Day #2 of the Telluride Summer Camp was even more invigorating and inspiring than day #1. Between John Nance’s talk and the film about the Skolnick family, I feel that my fellow students and I have been given a call to action. The resonating statement that summarizes our new mission was said, of course, by Dr. Donald Berwick himself: “No decision about me without me.”
The principles of shared decision-making, transparency, and patient-centered care all revolve around the concept that the patient is the subject of our care, not the object (as so eloquently put by John Nance). If we consider the patient as a living, breathing individual, then we would certainly reconsider some of the daily decisions we make in healthcare that we consider mundane. One can argue back and forth to what level the patient should be involved in their own care (i.e. should we obtain permission for each individual blood draw when additional diagnostic tests are indicated), but there is no arguing the point that any decisions made cannot be made without the patient’s understanding.
To me, the discussion over transparency gave me pause as I pondered the hundreds of patients I have seen during my third year clinical rotations in medical school. Was I as open I could have been with my patients? How many times did the team decide the plan and fate of a patient in my care without directly including the patient’s thoughts, concerns, or opinions? How many times have I witnessed a resident physician tell a nurse “Oh, just give him an Ativan” without seeing or examining the patient? And how many times have I walked into a room 30 minutes later asking, “How do you feel after the medicine?” only to hear the most scary response of “Which medicine did they just give me?”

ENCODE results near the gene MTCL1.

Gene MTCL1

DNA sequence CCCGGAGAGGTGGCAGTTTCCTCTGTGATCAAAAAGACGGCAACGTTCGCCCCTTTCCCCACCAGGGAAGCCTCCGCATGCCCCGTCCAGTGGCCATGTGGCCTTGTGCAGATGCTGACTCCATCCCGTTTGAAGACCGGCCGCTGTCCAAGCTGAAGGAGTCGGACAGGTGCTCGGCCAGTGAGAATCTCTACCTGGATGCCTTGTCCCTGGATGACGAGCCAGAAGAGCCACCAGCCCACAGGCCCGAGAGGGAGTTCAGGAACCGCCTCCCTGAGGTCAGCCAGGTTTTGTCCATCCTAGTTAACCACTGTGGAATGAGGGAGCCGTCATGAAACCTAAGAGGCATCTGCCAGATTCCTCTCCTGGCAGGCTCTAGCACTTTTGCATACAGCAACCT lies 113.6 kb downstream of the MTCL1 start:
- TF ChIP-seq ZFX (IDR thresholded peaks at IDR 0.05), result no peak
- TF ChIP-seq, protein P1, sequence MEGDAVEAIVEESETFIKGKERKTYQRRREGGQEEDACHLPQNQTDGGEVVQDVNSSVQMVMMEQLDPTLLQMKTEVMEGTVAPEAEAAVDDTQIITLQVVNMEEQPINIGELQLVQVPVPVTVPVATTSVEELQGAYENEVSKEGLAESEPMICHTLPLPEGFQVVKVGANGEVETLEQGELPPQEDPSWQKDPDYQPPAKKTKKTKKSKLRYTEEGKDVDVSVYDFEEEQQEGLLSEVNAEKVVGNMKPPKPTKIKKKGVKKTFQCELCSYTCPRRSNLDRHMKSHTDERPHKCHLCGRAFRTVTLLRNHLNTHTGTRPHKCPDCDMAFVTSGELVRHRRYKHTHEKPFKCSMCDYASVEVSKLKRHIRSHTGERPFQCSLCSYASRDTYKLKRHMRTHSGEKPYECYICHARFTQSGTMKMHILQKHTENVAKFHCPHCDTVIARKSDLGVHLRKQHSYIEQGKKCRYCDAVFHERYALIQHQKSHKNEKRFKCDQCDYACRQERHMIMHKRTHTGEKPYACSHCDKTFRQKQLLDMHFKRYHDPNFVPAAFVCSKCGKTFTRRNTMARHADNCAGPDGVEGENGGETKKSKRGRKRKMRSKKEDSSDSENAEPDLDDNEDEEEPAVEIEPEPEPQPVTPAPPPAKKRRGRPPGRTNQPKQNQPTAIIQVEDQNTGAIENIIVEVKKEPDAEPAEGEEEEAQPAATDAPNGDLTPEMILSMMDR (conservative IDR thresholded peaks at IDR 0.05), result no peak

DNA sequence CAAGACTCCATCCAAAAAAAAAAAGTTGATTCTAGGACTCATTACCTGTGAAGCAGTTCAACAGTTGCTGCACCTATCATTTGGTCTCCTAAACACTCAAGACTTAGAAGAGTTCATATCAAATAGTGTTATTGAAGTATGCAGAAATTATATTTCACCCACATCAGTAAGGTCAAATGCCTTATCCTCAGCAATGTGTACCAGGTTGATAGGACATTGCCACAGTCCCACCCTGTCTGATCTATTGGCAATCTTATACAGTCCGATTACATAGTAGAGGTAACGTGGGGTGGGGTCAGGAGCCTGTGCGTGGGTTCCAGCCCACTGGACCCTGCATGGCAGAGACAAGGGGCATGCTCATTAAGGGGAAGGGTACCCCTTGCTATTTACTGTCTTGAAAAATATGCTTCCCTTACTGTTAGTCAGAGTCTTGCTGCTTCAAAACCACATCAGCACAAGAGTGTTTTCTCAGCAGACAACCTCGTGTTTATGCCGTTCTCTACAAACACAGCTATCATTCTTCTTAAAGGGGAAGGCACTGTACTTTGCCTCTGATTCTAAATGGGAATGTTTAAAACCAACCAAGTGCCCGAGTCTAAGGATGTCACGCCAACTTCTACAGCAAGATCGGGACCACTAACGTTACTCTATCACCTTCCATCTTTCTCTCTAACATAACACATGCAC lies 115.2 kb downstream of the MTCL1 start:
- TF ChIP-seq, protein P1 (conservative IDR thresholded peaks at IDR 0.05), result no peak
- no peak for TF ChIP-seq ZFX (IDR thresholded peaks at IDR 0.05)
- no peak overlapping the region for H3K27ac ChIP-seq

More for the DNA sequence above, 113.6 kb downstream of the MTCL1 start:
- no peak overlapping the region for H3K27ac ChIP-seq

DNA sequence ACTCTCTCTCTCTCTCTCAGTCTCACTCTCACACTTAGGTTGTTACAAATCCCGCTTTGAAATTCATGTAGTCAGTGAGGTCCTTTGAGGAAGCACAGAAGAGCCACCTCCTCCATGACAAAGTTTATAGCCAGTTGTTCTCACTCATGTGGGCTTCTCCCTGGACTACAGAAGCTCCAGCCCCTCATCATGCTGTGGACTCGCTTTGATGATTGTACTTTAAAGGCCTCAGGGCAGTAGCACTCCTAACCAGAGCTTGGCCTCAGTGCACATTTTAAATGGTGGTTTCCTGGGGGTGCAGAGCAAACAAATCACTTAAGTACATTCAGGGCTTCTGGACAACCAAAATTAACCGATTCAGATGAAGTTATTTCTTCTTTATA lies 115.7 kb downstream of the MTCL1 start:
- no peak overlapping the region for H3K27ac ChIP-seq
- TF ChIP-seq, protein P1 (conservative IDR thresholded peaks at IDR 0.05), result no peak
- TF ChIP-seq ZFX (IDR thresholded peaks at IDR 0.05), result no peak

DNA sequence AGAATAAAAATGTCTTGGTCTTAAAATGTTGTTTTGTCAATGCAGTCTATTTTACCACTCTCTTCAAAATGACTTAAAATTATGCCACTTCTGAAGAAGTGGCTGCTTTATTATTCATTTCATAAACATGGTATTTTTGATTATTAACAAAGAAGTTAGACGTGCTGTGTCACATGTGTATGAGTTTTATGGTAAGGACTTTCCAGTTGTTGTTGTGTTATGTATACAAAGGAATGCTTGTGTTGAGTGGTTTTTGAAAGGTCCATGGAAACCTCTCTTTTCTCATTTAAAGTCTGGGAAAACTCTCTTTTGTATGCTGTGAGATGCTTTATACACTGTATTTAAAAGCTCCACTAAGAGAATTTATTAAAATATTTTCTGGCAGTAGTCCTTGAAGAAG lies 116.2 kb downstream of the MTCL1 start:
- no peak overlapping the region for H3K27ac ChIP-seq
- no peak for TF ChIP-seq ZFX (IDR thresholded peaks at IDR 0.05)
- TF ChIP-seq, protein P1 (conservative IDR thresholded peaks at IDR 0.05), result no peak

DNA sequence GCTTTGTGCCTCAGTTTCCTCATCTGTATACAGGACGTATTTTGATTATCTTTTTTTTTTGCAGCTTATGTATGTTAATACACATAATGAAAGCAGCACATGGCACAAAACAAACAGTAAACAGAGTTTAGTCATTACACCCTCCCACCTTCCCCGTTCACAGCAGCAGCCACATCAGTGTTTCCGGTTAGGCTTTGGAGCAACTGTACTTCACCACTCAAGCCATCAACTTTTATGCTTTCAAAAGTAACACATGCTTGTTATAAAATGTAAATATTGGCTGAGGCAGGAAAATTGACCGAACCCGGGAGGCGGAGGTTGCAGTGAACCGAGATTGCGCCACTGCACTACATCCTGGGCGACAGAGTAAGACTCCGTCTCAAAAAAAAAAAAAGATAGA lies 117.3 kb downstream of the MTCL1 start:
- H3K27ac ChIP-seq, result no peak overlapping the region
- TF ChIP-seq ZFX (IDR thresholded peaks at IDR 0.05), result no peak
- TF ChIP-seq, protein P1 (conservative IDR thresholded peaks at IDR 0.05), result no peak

In hindsight, it seems like the most egregious violation of the patient’s basic human right of autonomy and jurisdiction over their own body. How did we ever make the mistake of thinking that someone’s body, mind, and soul could be taken under our imperial control and governance? To read back my own words, it sounds like an absurd notion. My body is my most valuable and personal belonging; when did I give that up? Is that what I gave up when they told me they “just needed my signature on this consent form”?